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A faulty production line

Chief inspector 'full of admiration' for hospital staff

The chief inspector of hospitals has said that his first round of inspections in NHS hospitals has turned up ‘a huge amount of very good care’.

Sir Mike Richards, told The Independent that despite a focus on ‘high-risk trusts’ the CQC had included a range of hospitals in its first 18 inspections.

Of the four which the CQC have published reports for so far, one has been placed in special measures, one received ‘severe criticism’ and the other two were praised by inspectors.

This follows results from a similar announcement by the CQC’s chief inspector for general practice, Professor Steve Field, which caused a furore among GPs. Despite only 2% of practices being identified as having serious failings, national newspapers and BBC outlets focused on the third of practices failing one standard and the finding of supposedly ‘maggot-infested’ surgeries.

Sir Richards pointed out that, even within hospitals, there can be a great deal of variation, saying: ‘What is interesting is that within an individual hospital there is variation. The maternity service might be very good but the A&E service might require improvement.’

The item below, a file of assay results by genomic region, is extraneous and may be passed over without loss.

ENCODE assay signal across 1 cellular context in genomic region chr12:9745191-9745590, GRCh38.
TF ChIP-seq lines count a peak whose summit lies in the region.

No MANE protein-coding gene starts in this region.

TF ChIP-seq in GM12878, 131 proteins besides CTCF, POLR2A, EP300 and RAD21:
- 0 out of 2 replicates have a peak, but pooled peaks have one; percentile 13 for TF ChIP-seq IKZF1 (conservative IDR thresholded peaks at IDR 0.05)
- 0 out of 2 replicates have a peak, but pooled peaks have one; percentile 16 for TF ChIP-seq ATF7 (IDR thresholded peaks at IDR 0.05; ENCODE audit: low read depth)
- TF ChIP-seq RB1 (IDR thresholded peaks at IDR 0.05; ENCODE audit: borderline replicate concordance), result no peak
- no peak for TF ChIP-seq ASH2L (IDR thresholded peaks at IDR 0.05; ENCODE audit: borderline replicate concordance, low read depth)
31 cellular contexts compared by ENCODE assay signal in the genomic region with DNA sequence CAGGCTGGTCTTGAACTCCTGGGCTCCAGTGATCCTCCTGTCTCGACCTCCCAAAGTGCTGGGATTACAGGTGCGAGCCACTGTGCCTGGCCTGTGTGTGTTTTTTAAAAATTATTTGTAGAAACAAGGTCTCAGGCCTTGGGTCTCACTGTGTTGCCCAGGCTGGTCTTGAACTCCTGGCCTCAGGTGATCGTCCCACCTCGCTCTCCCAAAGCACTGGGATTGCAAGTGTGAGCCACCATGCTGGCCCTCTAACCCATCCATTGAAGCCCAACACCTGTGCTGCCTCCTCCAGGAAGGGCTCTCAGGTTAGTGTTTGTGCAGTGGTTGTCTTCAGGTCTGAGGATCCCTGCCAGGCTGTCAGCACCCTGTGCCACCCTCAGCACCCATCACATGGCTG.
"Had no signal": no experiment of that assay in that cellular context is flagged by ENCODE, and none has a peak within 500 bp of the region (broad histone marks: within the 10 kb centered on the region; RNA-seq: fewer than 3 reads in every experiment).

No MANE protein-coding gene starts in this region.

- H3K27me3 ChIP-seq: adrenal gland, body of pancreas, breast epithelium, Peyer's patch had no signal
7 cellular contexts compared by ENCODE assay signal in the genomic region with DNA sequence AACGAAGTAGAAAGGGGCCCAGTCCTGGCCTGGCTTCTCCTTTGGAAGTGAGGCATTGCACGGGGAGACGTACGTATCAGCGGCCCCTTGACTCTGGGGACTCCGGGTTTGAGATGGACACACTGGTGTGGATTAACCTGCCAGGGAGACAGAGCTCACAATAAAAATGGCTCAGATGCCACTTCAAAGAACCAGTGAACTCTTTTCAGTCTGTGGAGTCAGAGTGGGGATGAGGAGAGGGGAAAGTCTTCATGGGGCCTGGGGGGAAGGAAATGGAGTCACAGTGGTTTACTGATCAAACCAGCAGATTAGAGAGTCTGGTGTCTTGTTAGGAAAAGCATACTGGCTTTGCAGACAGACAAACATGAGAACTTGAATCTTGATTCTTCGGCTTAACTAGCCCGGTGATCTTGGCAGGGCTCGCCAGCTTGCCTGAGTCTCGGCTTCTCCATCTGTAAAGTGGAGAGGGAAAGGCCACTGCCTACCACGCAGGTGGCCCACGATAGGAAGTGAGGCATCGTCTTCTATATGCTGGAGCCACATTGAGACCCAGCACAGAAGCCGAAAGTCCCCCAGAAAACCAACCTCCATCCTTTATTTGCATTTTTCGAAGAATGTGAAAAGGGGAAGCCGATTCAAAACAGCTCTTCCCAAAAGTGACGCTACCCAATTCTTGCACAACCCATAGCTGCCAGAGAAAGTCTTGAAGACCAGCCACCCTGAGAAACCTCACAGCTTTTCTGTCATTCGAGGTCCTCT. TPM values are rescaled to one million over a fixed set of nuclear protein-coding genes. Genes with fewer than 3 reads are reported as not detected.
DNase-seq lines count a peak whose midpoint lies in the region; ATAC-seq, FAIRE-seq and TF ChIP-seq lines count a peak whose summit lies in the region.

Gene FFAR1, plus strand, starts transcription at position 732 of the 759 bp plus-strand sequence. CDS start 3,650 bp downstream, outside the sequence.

He added: ‘We are seeing absolutely committed clinicians, both doctors and nurses and allied health professionals, everywhere we’ve gone, even in some of the trusts that are struggling most,”

‘We have seen people who are really committed to delivering high-quality care and are trying extremely hard. They may need extra support, but what we are seeing is a very committed workforce – quite remarkably so.’

‘I am full of admiration for them. It is what I hoped I would see, but seeing is believing’

Readers' comments (4)

  • What wonderful positive comments and I really do hope that this spurs us all to try to improve things.

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  • Shame GPs aren't given the same consideration.

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  • Actions speak louder than any words.

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  • Mid Staffs happened after management cut 150 nursing and allied jobs in 2004. It was struggling before this as management had already pared staff to the bone in 1999.
    Sadly, patients suffered horribly and some died. The blame falls, not on the management that cut the jobs, but on the staff left struggling to cope. They are called callous and uncaring because they could only work 3 times as hard as they should and not 5 times as hard. Staff throughout the NHS are dedicated and caring but struggling with ever increasing workloads and targets in spite of working their socks off.
    Einstein said that the Universe is mathematical. We need arithmetic in the NHS - proper staff patient ratios.

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